The Albion Centenary Dinner was one of the great non-playing events in the club's history.

The whole night was superb from start to finish, the food was excellent and the Albion part of the show unforgettable.

Top marks to Dick Knight, Kevin Keehan and everyone else who helped organise this special evening.

Robbie Reinelt received a great reception when introduced to the audience. It is true his goal at Edgar Street forms a big part of the club's history.

But where was Mark Ormerod? His save in the dying minutes of the same game was just as important as Robbie's goal. Had we gone down 2-1 that afternoon, relegation would have followed and I doubt that the club would have survived.

How sad, though, that for all the great Albion characters who did show, the absentee list was like a Goldstone who's who. No Alan Mullery, Steve Foster, Brian Horton, Jimmy Case or Mike Bailey.

Even the celebration of 100 years couldn't produce a one night truce on the petty internal politics that have blighted the Albion for many years.

If Steve Gritt, ruthlessly sacked by Knight months after saving the club, can turn up with his head held high, why not the rest of them?

If my Gulls Eye colleague Peter Kennard and I can sit down and crack open a bottle of Blue Nun with Dudley Sizen and Ray Bloom, the men who rightly or wrongly sued our fanzine in 1990, why do some of the biggest names in the club's history feel it necessary to snub such a big night?

As we were driving home, former Albion striker John Byrne summed it up. He said that there couldn't be many clubs outside the Premiership that could put on a night like that. One of Albion's overriding qualities is attracting people of ability and character to its staff.

What a shame some of our supposed legends don't, on the face of it, possess the character we gave them credit for? A petty squabble over a 100 years of the Albion? Some priority!

So Birmingham City's dreams of Premiership football will be just that for at least another season as they failed in the play-offs last week for the third season running. Messing up again must be a bitter pill to swallow for the St Andrew's faithful but how many of them, in the cold light of day, questioned the behaviour of their manager Trevor Francis?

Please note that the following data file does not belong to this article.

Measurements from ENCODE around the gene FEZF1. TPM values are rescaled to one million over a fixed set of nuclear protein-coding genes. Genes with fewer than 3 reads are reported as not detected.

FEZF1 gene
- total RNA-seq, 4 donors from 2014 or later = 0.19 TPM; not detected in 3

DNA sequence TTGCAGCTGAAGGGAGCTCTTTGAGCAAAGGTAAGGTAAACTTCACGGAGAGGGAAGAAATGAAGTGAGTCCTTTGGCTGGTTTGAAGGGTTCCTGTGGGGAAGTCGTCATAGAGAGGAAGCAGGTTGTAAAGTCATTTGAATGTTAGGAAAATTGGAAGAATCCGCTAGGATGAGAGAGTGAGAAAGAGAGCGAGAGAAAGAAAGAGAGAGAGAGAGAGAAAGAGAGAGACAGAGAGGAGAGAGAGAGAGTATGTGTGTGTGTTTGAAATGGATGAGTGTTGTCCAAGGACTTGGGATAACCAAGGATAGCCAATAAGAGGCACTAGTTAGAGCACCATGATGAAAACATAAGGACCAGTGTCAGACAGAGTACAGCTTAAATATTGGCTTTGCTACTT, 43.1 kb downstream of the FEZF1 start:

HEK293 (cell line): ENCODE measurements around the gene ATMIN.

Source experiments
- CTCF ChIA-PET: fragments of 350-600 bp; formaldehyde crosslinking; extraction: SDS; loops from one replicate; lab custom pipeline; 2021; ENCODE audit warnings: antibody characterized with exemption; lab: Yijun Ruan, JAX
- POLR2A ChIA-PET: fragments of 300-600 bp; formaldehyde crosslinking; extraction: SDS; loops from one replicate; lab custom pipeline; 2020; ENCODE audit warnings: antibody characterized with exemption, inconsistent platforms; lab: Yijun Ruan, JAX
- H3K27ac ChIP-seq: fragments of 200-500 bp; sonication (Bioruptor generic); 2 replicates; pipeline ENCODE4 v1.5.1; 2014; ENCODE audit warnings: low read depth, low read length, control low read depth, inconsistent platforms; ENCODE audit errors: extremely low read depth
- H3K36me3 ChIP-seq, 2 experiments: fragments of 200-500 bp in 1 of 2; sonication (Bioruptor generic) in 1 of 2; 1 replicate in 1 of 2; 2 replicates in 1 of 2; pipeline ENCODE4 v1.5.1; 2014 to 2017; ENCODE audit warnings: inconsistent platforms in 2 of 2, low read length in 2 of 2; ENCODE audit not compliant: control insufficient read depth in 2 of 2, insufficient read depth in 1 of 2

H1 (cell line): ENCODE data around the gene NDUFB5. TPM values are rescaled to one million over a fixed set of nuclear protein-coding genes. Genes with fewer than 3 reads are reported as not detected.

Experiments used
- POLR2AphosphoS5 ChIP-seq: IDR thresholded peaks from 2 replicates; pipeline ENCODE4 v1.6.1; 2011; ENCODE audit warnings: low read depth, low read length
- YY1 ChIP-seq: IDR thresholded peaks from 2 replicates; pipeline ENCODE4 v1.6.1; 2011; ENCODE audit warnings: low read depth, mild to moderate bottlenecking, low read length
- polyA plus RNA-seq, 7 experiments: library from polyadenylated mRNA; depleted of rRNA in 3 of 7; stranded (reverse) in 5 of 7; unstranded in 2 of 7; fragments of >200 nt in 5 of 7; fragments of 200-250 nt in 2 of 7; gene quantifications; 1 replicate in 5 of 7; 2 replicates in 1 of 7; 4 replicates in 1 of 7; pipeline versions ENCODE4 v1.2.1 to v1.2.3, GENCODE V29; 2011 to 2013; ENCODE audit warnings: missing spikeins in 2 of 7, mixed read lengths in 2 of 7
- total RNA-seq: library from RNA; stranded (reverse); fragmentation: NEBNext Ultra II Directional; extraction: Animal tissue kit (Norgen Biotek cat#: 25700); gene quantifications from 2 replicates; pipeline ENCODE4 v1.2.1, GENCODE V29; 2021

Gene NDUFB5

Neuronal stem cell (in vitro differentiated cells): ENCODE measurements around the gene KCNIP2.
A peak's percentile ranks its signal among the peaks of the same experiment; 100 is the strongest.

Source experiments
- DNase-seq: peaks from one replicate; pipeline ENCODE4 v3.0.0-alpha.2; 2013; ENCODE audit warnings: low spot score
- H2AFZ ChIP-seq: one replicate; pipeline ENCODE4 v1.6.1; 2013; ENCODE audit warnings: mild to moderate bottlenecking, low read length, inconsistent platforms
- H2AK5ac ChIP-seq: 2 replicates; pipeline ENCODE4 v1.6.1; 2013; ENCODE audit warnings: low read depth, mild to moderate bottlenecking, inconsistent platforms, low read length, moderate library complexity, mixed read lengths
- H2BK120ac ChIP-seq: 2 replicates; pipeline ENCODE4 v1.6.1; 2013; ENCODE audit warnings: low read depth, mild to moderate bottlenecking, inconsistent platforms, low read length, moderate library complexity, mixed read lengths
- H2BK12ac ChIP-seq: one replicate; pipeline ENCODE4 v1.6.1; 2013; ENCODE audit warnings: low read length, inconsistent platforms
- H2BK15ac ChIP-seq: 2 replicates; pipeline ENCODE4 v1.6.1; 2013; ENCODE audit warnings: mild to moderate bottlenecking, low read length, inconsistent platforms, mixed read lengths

Francis is a seasoned campaigner, he has been in football over 30 years and been there, seen it and done it. He has won the European Cup, graced Wembley finals and played on the international stage. So why before the penalty shoot-out at Preston last week did he behave like someone on day release from the Care in the Community scheme?

Whether or not the referee had gone back on what he said earlier was not really an issue. What signals did Francis' behaviour send out to his young team, who had already lost one crucial game this season on penalties?

If the City penalty-takers felt nervous at the final whistle, how must they have felt after being pulled off the pitch twice by their boss before the shoot-out even started?

I appreciate there was a lot at stake but frankly I expected more from an old head like Francis.

His hysterics possibly cost his team a place in the top flight. If he loses his job, how many other chairmen will be prepared to give him a position after seeing that saga unfolding on the TV?

On the subject of the play-offs, good luck to Leyton Orient against Blackpool this Saturday.

A number of local footballing pessimists are predicting that the Albion could struggle next season.

Well if that is the case, and I don't believe it will be, the O's will be nailed on six points leaving the Albion only needing a further 44 for safety!